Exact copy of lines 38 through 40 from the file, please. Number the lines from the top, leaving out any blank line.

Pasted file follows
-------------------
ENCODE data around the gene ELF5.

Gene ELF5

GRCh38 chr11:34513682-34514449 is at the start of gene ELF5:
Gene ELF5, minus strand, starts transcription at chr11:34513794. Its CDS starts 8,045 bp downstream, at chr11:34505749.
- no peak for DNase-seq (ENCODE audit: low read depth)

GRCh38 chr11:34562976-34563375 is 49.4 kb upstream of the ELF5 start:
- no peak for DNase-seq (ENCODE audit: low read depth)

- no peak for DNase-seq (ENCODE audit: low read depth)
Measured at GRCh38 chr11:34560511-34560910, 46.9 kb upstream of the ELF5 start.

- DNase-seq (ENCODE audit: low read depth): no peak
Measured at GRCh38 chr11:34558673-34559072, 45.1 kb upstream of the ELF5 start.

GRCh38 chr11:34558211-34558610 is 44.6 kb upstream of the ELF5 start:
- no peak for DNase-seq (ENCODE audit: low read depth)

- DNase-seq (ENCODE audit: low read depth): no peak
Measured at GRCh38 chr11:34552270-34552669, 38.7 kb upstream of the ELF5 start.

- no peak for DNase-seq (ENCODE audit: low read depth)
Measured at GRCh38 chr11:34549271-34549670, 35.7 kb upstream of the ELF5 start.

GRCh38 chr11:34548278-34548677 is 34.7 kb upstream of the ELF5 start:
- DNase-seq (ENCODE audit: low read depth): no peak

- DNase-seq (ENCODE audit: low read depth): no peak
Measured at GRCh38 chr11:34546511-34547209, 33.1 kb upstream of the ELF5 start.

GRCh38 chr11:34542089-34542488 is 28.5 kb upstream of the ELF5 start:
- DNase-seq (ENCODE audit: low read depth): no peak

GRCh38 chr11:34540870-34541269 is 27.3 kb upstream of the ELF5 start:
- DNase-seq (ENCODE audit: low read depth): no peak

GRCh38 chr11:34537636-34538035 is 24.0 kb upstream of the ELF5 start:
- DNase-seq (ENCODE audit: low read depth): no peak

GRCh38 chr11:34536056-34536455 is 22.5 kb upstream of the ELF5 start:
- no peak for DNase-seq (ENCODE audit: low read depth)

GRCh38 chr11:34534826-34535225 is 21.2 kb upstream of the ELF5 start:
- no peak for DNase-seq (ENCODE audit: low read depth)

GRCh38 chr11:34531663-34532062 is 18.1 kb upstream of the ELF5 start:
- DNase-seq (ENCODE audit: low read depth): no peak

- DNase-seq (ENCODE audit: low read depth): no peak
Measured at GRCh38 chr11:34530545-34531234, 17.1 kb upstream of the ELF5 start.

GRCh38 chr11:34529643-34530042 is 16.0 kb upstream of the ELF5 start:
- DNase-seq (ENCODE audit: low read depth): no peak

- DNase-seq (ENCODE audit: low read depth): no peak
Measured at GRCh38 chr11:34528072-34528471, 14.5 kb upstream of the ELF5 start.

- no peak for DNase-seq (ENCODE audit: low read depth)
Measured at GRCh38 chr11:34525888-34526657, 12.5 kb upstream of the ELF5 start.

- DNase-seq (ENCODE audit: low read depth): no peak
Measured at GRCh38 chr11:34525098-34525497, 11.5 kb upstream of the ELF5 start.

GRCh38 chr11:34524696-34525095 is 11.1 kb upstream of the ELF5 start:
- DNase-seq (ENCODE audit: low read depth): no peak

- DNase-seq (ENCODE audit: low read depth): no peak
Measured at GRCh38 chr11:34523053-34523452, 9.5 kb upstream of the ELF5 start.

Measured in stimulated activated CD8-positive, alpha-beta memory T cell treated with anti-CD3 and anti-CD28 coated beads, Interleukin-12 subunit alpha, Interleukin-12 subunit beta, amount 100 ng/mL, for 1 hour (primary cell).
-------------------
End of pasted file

- DNase-seq (ENCODE audit: low read depth): no peak
Measured at GRCh38 chr11:34528072-34528471, 14.5 kb upstream of the ELF5 start.

- no peak for DNase-seq (ENCODE audit: low read depth)